Critical Care for
11: Dealing with Creditors
Advice from Arnold S. Goldstein,
Ph.D. and author of The Business Doctor
Put on a
Do not let creditor
pressures get the best of you, so you can focus on the main objectives
of the turnaround.
Preserve your sanity by hiring a hardy soul with a deaf ear, a
bullet-proof vest and a fast tongue to handle the creditors. Don't you
"dance" with the creditors. Nothing is more time consuming and
depressing than to listen to clamoring, hostile creditors.
You can't think
positively or work creatively when preoccupied with protecting yourself
from the searing heat of creditors.
But a thick skinned
employee or consultant whose life savings are not wrapped up in the
business, can leave behind emotion.
Find someone with the
stomach and the cunning to play the game.
The title of
controller or vice president/accounts payable allows your employee to
interface authoritatively with creditors.
Find some one who can
warn you about particularly onerous threats but can pacify creditors so
they won't harass you.
7 Rules to tame
1. Forget phony
To defuse creditor
pressure, the Business Doctor routinely asks creditors for a 60 day
collection moratorium while he analyzes the client's situation and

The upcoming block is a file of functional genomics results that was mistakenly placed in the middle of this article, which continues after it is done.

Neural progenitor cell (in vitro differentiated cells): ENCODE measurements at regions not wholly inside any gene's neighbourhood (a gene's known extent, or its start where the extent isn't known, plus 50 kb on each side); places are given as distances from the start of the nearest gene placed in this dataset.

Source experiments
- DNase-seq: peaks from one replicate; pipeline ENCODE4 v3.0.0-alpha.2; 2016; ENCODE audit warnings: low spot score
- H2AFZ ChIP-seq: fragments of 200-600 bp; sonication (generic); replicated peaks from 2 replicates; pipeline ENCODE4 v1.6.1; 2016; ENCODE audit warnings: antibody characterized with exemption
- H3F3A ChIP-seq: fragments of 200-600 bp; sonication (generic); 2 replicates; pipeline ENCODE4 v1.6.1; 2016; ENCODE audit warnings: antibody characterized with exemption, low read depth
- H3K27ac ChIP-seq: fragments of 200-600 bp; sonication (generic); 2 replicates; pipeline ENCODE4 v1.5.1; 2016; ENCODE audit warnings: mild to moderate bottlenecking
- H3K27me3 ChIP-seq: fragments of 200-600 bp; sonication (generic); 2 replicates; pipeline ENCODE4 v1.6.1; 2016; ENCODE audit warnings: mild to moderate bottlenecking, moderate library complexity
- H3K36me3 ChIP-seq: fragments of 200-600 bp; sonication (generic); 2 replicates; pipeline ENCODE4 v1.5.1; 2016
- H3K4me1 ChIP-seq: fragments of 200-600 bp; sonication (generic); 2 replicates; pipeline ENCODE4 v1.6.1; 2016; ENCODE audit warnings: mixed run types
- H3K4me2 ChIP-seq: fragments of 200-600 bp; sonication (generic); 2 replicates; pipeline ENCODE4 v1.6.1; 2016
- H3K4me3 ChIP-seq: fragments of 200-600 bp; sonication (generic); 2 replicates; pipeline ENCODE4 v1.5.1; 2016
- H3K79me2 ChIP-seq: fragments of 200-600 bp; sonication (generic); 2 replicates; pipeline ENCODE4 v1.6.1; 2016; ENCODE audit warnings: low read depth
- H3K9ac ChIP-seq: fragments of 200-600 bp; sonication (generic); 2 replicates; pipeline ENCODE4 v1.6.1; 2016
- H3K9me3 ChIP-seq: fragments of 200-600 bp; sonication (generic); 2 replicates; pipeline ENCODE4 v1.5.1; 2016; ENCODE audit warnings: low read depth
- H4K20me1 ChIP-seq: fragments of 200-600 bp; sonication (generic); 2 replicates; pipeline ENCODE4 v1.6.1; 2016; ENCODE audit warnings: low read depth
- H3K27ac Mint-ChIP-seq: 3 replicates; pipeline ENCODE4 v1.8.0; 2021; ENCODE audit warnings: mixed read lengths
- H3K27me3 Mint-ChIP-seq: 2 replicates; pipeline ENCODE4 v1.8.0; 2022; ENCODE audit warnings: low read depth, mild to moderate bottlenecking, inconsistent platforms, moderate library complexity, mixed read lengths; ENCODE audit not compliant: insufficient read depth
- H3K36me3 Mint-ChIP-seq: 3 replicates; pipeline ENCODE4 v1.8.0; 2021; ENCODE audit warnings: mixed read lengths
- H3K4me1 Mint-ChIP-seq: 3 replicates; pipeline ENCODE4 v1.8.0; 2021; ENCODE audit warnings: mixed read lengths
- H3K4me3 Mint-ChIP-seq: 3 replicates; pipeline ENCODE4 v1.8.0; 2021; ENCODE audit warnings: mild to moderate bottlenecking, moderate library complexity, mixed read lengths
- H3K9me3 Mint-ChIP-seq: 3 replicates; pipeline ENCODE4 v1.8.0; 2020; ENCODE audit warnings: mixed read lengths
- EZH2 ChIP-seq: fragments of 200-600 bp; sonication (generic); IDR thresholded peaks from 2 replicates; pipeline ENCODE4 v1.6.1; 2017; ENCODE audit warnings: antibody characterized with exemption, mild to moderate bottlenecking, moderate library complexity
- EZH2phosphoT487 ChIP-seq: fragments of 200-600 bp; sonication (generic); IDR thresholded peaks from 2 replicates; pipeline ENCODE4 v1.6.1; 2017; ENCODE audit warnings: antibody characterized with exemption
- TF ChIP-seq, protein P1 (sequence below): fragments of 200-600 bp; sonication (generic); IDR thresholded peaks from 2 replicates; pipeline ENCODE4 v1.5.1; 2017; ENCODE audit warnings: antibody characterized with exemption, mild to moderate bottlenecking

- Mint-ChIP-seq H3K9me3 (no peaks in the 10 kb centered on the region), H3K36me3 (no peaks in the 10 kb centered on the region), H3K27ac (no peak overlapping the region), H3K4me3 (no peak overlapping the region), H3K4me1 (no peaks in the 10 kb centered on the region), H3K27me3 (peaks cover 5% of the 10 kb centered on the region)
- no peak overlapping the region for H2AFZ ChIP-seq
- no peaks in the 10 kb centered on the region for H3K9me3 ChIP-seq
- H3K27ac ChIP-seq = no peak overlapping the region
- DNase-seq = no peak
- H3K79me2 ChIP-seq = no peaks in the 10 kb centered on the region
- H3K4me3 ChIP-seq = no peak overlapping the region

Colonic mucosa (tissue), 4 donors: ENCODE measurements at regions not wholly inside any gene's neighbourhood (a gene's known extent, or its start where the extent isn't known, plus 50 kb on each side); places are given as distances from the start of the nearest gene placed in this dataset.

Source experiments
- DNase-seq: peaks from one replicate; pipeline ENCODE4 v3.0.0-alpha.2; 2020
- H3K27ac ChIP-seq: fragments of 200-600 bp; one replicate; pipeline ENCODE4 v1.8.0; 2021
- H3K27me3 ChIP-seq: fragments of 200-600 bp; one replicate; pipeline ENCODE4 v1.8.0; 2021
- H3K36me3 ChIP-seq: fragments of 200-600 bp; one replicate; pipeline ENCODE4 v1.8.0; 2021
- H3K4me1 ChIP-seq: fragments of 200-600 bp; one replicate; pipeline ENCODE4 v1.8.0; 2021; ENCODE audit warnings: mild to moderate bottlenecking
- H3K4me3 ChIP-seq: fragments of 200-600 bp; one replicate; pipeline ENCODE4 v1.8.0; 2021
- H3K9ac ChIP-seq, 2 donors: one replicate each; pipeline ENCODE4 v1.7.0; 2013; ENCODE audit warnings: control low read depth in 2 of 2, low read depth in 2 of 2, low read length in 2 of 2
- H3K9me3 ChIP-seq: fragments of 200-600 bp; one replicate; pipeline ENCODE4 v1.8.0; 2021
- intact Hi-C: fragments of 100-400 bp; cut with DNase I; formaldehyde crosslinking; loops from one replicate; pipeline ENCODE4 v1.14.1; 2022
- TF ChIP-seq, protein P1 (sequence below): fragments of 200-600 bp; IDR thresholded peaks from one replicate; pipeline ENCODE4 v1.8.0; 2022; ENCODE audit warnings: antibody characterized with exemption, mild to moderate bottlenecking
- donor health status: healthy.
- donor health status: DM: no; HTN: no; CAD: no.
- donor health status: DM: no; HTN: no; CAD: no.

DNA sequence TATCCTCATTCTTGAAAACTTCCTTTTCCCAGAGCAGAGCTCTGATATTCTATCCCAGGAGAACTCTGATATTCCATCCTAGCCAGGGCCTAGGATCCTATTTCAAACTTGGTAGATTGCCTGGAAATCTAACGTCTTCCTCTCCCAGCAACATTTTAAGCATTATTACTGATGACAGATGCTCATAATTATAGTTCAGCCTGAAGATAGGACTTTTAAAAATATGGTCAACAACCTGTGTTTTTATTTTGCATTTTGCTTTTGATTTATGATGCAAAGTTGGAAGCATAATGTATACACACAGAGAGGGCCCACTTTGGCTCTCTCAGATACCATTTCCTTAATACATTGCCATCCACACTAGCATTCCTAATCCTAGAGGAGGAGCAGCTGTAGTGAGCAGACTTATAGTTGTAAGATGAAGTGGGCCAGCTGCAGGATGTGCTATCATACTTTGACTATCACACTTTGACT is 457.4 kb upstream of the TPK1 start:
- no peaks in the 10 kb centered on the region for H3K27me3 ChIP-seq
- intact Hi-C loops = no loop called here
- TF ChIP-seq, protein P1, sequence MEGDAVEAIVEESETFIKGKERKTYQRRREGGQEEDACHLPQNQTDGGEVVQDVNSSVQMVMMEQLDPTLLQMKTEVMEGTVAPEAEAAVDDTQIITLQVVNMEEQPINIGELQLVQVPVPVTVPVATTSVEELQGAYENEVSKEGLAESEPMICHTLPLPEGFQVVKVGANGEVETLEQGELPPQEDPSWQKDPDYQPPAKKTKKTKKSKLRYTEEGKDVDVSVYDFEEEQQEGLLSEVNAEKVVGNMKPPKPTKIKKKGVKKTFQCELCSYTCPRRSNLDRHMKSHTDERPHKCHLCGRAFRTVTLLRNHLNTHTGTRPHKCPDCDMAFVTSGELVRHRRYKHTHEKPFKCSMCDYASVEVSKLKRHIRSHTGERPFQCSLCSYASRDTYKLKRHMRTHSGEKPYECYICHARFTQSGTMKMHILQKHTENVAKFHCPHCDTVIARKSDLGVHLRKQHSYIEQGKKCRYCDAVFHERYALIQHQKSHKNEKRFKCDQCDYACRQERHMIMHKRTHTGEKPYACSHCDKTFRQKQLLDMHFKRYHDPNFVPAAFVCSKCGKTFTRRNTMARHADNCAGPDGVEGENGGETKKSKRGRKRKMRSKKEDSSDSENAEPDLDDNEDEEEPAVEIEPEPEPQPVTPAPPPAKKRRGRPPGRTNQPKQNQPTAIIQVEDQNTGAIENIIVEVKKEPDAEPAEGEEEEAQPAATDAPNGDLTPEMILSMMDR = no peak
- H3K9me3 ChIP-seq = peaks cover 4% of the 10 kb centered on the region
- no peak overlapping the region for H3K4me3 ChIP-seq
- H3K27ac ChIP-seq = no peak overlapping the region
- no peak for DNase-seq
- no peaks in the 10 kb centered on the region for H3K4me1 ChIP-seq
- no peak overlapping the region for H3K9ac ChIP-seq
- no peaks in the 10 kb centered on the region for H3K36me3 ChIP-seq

formulate a workout plan.
Most creditors agree
because the request is reasonable. When 60 days pass, he informs them
that a plan is nearly completed and will be on their desk within 30
days. This wins a 90 day hassle-free window.
If they reject the
plan, he asks for 60 more days to modify the plan.
2. Don't let
creditors intimidate you
They may threaten to
push you into bankruptcy (they almost never do). They may threaten
lawsuits (you can tie them up in courts for years). They may threaten to
report you to the credit bureau (haven't you lost your credit already?)
threats. Let push creditors know they will be paid after more patient
creditors are paid. This counter-threat works!
No matter who chases
you for money, fight back and refuse payment. You need to protect
yourself and your more cooperative and patient creditors who are waiting
in line for their fair due.
4. Don't give
your creditors security
business termination threats
6. Listen. Don't
Watch what you tell your creditors.
You may unwittingly
say things that will later hurt you. For instance, admit that your are
insolvent and your creditors can throw you into bankruptcy. Nor would
you reveal who your other creditors or suppliers are to a disgruntled
creditor, who may solicit their aid to throw you into bankruptcy.
Tell your creditors
only 4 points:
1. you are now
experiencing problems and cannot presently pay
2. you will pay
C.O.D. on future orders
3. No unsecured
creditor will receive preferential payments; all general creditors will
be treated equally
4. you will offer your creditors a fair and equitable plan to resolve
your debts within a month or two.